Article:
High School Redesign Initiative

In February 2013, during his State of the Union Address, President Obama announced the High School Redesign initiative. The initiative will encourage schools to develop new college and career pathways through a $300 million competitive grant program.  On June 7, Secretary of Education Arne Duncan followed up with details on the competition. Along with his announcement, the U.S. Department of Education released a fact sheet, Redesigning America’s High Schools, outlining the competition’s purpose, what it might look like, and examples of schools already implementing many of the practices the challenge hopes to promote.

According to the fact sheet, the initiative hopes to encourage a “rethinking of the high school learning experience, and challenge schools to” do the following:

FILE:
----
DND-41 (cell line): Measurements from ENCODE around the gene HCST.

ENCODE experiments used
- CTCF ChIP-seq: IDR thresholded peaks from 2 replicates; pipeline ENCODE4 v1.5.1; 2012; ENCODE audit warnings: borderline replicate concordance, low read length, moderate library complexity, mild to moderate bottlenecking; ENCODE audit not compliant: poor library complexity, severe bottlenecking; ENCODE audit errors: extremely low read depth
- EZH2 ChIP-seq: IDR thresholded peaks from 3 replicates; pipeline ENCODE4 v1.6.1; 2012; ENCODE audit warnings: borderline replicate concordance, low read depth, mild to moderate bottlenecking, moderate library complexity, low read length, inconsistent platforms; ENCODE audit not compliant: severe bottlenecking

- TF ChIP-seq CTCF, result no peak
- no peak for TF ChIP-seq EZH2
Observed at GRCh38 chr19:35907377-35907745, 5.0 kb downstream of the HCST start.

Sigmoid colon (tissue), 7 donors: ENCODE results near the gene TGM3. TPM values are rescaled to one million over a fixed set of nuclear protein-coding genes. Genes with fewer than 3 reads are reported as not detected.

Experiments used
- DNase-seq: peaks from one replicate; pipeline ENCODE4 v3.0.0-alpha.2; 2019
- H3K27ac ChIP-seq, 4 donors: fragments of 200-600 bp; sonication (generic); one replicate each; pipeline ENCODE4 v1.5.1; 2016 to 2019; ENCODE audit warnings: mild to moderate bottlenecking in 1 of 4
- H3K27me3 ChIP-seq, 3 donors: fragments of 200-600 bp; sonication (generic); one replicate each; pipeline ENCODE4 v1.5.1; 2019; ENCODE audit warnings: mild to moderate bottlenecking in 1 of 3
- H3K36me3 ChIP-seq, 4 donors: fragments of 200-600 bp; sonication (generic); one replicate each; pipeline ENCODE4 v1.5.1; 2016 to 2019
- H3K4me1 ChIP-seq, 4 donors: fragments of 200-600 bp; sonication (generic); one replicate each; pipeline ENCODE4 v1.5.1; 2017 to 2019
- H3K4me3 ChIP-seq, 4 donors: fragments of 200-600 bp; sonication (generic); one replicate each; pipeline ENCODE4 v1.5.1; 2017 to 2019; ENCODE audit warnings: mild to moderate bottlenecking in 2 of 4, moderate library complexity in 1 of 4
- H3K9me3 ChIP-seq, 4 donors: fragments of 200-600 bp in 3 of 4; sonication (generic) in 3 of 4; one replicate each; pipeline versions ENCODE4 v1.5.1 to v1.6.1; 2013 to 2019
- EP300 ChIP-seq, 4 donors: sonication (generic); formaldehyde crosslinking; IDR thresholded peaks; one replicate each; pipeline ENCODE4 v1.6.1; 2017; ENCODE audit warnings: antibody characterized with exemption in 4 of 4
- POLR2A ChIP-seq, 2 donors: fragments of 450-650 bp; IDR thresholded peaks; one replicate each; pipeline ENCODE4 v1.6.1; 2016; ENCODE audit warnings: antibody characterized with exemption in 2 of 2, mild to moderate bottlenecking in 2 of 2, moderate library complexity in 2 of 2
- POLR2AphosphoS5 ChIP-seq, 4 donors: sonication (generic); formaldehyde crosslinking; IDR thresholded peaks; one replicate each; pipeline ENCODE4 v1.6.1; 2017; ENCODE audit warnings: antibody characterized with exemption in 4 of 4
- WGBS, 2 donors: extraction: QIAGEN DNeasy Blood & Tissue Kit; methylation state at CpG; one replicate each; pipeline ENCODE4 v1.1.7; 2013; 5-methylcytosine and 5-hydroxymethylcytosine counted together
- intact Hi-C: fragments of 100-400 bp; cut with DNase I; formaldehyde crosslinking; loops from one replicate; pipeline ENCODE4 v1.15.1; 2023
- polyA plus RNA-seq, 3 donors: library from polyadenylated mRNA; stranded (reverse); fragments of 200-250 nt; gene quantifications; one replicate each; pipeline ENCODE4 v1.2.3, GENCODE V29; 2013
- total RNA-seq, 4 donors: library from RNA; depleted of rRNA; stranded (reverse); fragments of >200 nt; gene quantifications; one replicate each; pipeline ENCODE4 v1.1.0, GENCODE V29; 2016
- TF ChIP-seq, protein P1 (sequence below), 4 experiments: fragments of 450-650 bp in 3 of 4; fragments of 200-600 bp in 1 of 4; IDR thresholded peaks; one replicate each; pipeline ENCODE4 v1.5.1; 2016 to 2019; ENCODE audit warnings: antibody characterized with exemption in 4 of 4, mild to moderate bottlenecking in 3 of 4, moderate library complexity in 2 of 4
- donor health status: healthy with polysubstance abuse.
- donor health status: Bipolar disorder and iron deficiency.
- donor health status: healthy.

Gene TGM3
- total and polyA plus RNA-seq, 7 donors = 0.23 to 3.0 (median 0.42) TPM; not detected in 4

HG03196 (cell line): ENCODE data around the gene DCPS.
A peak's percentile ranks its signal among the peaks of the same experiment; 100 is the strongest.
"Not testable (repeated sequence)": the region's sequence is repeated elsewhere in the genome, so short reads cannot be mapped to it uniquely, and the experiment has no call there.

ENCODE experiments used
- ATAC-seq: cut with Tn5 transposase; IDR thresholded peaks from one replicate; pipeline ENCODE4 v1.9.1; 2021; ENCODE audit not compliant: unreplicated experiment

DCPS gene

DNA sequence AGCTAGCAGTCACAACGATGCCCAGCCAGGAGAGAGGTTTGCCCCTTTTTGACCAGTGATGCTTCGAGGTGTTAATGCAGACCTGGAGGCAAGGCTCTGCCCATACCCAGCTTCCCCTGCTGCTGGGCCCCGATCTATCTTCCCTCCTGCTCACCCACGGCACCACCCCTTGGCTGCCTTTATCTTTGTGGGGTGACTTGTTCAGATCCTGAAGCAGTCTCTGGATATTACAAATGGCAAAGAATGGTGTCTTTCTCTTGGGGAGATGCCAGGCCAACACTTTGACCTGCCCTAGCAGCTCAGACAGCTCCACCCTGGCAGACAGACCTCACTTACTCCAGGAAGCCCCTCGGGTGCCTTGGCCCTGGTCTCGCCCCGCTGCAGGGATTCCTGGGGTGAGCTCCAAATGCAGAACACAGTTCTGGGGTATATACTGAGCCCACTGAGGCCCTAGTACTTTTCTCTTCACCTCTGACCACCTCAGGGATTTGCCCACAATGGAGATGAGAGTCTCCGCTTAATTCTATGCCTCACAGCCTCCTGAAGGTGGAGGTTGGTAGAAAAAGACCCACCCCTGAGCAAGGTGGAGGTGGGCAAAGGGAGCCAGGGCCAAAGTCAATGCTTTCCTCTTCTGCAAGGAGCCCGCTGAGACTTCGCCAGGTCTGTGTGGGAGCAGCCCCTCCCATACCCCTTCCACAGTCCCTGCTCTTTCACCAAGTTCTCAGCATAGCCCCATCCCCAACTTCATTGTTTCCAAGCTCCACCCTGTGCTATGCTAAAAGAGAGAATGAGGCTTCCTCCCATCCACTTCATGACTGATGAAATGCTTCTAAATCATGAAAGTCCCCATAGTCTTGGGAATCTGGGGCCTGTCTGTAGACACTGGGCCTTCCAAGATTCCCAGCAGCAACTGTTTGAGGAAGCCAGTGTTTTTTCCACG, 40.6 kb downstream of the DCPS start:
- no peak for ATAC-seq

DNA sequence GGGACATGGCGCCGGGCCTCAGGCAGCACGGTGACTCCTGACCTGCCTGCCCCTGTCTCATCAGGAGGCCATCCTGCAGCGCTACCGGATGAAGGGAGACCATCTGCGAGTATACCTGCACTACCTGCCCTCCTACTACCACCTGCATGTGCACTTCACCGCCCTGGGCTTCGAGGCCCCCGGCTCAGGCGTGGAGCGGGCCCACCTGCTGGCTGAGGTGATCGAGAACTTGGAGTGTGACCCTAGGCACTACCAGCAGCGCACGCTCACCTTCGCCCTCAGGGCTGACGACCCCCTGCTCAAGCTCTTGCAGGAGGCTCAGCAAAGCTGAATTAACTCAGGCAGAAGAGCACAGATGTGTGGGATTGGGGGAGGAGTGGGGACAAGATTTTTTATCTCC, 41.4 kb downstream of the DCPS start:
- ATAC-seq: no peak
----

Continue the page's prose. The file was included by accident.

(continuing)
• Redesign academic content and instructional practices 
  • Personalize learning opportunities 
  • Provide academic and wrap-around support services 
  • Provide high-quality career and college exploration and counseling 
  • Offer opportunities to earn postsecondary credit 
  • Provide career-related experiences or competencies 
  • Strategically use learning time in more meaningful ways
  • Provide evidence-based professional development 

The fact sheet also highlights promising examples of schools and districts from across the country that are using innovative strategies to ensure students are graduating college and career ready by linking their education to real world experiences. These schools are:

The Department hopes the High School Redesign initiative will encourage schools to be more innovative when it comes to school design, moving away from more traditional approaches to education. 

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